|Adam Petersen - Software Development Pages, Book Reviews Section|
Extreme Programming Explained : Embrace
Change (2nd Edition)
Reading this book was a pleasant surprise. XP has been causing a lot of controversy over the last five years. Traditionalists dismiss XP as a bunch of cowboy coders riding their software towards anarchy. People with actual XP experience swear they don't want to work any other way. As the first edition of this book was the grand starting point, causing all these strong feelings and opinions, its content must be dynamite. At least I thought so and this is where my surprise came in; the dogma wasn't there! What I found was a collection of best-practices woven by an excellent author that really cares about producing the best software possible.
XP is more than technique. Although XP is probably best known for its practices such as pair-programming and test-first development, these practices have their roots in the values of XP. These values (communication, simplicity, feedback, and courage) are introduced early in the book. It then proceeds to illustrate how these values are guided by principles such as humanity and economics into practices.
The practices themselves are split into primary- and corollary-practices. The idea is that one can start to use any of the primary practices immediately, with added value, without any of the other practices in place. I agree. For example, some years ago I used test-first programming (a primary practice) on a large waterfall-like project with very good results. I guess it would be safe to suggest that other practices like an automatic build in ten minutes, including running all the tests, would improve the quality of most software projects. The other practices are all like this; simple and proven concepts clearly explained.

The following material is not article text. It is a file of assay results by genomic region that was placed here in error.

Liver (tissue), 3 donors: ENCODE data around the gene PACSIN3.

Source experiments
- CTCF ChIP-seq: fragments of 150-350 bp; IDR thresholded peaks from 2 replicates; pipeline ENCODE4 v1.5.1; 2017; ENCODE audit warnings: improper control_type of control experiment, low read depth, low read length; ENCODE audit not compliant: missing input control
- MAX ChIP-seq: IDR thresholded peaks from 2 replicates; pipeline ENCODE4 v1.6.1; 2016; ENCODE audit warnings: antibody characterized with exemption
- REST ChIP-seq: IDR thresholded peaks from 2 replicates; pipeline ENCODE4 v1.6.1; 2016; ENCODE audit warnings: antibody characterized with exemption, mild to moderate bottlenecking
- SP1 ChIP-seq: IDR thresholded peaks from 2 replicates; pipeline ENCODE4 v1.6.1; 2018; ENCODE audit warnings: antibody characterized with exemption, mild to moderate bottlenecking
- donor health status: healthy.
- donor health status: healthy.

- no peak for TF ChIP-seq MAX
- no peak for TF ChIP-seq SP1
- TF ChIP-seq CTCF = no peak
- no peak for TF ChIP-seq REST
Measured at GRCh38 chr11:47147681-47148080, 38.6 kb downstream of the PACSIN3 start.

The corollary practices more or less require the primary practices to be in place. Failing to do so seems risky. Beck gives the example of starting to deploy daily (a corollary practice) without a low defect rate through primary practices like test-first, pair-programming and continuous integration. Such a strategy is likely to drown, and finally halt, the development in defect reports.
This first half of the book is worth its price alone! Then it gets even better. The second part focuses on the philosophy of XP. In "Taylorism and Software", the authors give their view on why having a separate QA is a mistake. An appealing alternative is highlighted in the following chapter, which gives a brief overview of the Toyota Production System (TPS). In TPS everyone is responsible for quality and waste in the form of defects and overproduction is continuously eliminated. The analogy to XP is clear and I think it helps shaping the understanding of what XP is all about.
It is my belief that most of the XP resistance may be derived from a lack of knowing what XP really is. In my opinion the name itself is misleading; had Beck chosen to label his philosophy of effective software development differently, much of the controversy would have been avoided. Even if the name stayed the same, this second edition takes a huge step towards giving XP larger acceptance from developers and managers.
Reviewed December 2005
|©2005 Adam Petersenemail@example.com|